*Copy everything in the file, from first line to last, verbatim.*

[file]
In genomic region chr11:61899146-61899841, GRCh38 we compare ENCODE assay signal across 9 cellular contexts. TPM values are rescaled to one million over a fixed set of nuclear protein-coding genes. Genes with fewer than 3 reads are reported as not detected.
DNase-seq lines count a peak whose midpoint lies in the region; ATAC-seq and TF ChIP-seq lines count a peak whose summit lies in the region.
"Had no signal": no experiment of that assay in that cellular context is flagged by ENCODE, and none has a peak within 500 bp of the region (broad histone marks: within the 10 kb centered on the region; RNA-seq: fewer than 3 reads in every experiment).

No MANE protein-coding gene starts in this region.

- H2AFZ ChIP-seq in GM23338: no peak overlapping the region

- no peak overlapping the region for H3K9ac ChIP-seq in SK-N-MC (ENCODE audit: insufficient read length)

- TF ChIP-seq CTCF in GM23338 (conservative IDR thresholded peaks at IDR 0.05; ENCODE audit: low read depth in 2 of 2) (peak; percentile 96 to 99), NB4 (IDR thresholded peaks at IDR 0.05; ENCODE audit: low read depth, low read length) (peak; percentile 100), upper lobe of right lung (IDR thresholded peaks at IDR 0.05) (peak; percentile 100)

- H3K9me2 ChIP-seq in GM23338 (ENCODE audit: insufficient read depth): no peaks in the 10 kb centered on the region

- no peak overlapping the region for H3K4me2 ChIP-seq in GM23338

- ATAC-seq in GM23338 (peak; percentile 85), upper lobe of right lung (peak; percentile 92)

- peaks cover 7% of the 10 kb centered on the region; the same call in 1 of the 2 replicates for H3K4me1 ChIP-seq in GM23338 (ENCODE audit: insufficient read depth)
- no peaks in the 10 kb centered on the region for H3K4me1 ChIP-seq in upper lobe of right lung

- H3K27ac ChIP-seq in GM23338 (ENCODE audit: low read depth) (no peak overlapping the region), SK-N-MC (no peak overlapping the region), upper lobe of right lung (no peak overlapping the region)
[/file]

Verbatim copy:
In genomic region chr11:61899146-61899841, GRCh38 we compare ENCODE assay signal across 9 cellular contexts. TPM values are rescaled to one million over a fixed set of nuclear protein-coding genes. Genes with fewer than 3 reads are reported as not detected.
DNase-seq lines count a peak whose midpoint lies in the region; ATAC-seq and TF ChIP-seq lines count a peak whose summit lies in the region.
"Had no signal": no experiment of that assay in that cellular context is flagged by ENCODE, and none has a peak within 500 bp of the region (broad histone marks: within the 10 kb centered on the region; RNA-seq: fewer than 3 reads in every experiment).

No MANE protein-coding gene starts in this region.

- H2AFZ ChIP-seq in GM23338: no peak overlapping the region

- no peak overlapping the region for H3K9ac ChIP-seq in SK-N-MC (ENCODE audit: insufficient read length)

- TF ChIP-seq CTCF in GM23338 (conservative IDR thresholded peaks at IDR 0.05; ENCODE audit: low read depth in 2 of 2) (peak; percentile 96 to 99), NB4 (IDR thresholded peaks at IDR 0.05; ENCODE audit: low read depth, low read length) (peak; percentile 100), upper lobe of right lung (IDR thresholded peaks at IDR 0.05) (peak; percentile 100)

- H3K9me2 ChIP-seq in GM23338 (ENCODE audit: insufficient read depth): no peaks in the 10 kb centered on the region

- no peak overlapping the region for H3K4me2 ChIP-seq in GM23338

- ATAC-seq in GM23338 (peak; percentile 85), upper lobe of right lung (peak; percentile 92)

- peaks cover 7% of the 10 kb centered on the region; the same call in 1 of the 2 replicates for H3K4me1 ChIP-seq in GM23338 (ENCODE audit: insufficient read depth)
- no peaks in the 10 kb centered on the region for H3K4me1 ChIP-seq in upper lobe of right lung

- H3K27ac ChIP-seq in GM23338 (ENCODE audit: low read depth) (no peak overlapping the region), SK-N-MC (no peak overlapping the region), upper lobe of right lung (no peak overlapping the region)